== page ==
Chateau prepares for its next act
All remnants of the Chateau Theatre’s life as a bookstore have been removed in preparation for the building’s next chapter.
On Monday, members of the media were invited in for a tour of the building, which has sat empty since Barnes and Noble moved out in 2015.
Noticeably absent is the second floor, which along with the escalators that led up to it, have been removed as part of a $1.1 million renovation project. (Neither the second floor nor the escalators were original to the structure.)
The goal is to have the theater reconditioned for future activation by June of this year. The city is now in the process of reviewing proposals from five groups to determine how the 92-year-old building could be used.
Acknowledging there is a great deal of anticipation from the public, Lisa Clarke, executive director of the Destination Medical Center EDA, said she is excited for the building to open back up for community events.
“It will no longer sit here with the lights off and doors closed,” said Clarke.
Since January, crews led by Benike Construction have been working to remodel the interior of the space. The work has included modifications to the wiring, lighting and facade. Original elements, including the Renaissance-themed walls, have been covered with protective wrapping in order to preserve the historic character of the site.
Roofing work, officials said, will begin the second week of April.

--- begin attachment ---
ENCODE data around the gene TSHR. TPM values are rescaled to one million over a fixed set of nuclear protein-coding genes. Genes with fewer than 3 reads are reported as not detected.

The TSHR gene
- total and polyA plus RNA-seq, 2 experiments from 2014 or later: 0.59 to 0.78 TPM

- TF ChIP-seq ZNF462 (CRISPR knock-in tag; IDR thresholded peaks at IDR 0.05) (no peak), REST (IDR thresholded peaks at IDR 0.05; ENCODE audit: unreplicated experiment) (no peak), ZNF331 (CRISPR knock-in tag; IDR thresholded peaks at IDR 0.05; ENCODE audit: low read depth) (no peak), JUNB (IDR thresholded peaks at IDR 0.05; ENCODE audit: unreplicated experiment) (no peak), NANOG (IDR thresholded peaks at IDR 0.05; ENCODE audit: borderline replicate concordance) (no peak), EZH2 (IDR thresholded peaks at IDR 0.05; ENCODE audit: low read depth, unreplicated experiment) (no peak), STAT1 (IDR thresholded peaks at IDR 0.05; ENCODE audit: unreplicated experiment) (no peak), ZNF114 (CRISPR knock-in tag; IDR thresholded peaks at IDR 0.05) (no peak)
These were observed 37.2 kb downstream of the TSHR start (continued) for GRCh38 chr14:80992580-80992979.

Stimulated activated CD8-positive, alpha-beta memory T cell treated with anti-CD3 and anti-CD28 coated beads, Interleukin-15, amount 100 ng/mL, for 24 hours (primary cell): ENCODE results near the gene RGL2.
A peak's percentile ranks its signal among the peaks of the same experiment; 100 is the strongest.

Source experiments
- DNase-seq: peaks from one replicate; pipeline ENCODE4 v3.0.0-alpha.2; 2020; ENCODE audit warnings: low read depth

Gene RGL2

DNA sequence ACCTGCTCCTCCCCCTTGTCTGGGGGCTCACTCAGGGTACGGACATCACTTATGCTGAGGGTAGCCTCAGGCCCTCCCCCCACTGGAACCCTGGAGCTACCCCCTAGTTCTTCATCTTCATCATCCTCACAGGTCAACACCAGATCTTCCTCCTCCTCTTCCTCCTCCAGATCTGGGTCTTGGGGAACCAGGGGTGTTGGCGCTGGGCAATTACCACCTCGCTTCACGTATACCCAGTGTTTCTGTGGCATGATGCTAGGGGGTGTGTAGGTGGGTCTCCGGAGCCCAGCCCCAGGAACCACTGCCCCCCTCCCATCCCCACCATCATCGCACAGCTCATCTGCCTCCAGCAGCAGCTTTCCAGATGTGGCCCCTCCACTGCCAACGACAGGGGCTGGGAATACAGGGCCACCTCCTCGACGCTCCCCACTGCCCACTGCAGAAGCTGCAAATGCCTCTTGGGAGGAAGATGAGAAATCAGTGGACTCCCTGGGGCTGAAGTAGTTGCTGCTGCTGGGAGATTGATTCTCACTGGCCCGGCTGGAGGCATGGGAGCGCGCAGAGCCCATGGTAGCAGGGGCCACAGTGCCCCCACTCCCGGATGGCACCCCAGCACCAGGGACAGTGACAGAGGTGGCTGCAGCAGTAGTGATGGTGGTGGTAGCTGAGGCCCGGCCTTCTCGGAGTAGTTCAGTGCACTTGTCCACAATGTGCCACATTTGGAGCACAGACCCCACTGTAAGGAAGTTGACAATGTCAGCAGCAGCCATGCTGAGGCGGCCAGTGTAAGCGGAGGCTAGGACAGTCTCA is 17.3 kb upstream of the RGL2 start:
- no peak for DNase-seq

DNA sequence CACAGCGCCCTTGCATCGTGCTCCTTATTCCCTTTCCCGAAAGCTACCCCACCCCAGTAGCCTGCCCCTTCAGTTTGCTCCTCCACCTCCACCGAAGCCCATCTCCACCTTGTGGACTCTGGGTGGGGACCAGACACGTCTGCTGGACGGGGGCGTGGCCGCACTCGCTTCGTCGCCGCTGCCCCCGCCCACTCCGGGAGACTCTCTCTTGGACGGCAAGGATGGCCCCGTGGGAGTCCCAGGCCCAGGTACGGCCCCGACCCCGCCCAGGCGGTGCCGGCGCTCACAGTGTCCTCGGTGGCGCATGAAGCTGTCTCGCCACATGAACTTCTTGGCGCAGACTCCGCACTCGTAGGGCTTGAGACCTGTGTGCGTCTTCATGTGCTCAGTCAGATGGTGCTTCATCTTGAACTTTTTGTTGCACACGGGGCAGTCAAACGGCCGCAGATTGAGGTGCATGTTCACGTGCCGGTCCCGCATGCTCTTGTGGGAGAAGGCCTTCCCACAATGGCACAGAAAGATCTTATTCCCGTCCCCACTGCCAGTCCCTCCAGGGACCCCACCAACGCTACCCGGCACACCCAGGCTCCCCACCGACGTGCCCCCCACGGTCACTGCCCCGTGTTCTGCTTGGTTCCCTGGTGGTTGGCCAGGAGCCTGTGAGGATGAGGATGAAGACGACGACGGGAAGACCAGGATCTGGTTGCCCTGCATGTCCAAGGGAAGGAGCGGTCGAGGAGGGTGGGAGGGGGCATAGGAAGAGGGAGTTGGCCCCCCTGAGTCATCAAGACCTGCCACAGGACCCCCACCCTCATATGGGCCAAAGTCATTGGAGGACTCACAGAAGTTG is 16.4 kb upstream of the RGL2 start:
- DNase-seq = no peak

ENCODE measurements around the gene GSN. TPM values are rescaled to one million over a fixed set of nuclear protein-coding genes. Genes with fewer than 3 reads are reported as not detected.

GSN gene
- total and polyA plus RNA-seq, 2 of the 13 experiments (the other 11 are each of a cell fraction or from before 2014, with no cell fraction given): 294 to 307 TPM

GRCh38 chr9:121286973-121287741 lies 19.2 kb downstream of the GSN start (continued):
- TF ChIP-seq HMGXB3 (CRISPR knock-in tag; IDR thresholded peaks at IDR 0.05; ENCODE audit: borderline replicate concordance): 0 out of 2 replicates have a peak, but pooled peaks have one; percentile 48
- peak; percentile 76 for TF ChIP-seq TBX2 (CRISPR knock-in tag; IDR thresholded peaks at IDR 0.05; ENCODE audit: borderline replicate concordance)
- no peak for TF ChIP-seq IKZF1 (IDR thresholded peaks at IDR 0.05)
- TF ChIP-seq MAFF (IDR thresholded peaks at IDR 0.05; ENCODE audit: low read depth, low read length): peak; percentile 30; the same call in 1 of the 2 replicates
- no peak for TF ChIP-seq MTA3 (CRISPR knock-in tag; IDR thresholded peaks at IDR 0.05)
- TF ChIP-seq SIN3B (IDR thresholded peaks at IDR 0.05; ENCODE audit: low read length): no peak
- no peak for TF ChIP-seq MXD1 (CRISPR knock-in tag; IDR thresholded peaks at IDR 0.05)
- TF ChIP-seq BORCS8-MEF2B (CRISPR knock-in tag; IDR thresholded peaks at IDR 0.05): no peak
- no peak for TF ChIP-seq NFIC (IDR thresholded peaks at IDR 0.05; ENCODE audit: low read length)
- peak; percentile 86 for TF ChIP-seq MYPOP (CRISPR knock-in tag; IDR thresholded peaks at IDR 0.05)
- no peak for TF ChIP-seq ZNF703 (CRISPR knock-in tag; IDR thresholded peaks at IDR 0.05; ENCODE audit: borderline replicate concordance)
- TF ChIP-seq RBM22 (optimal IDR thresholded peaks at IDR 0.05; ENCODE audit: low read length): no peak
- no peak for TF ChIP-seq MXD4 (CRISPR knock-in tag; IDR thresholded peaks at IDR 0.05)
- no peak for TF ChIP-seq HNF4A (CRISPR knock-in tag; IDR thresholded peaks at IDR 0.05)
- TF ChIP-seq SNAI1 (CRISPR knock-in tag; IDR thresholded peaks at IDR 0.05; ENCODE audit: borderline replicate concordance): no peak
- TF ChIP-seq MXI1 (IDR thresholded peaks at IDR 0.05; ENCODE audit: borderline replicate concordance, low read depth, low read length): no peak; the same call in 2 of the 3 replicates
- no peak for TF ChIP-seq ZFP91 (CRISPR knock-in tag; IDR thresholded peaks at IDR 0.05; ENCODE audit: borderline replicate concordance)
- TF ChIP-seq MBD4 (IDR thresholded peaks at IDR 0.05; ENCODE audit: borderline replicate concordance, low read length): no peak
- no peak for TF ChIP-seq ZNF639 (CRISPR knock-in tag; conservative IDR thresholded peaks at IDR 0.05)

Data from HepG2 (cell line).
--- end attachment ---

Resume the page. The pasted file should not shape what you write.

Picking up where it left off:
Once open, the Chateau will have a maximum capacity of 390 people. That number, according to Park and Rec’s Mike Nigbur, is based on the number of bathrooms and the width of the exit doors.
The next step for the Chateau is determining which of the five proposals received by the city should move forward for recommendation to the Rochester City Council. Those proposals include an arcade, a space for traveling exhibits, and a meeting/entertainment venue.
The council is expected to decide on a proposal in June. Nigbur said there will likely be a gap between renovation work and eventual activation by one of the five groups, though he noted there may be opportunities for community programming in the interim.
The Chateau is the most prominent symbol in a wave of changes taking place in Peace Plaza. Two new businesses are set to open in the plaza this summer: Moka coffee shop and Jerk King restaurant. Renovation work on the adjacent Wells Fargo building is also expected to begin this year.
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Cover photo by William Forsman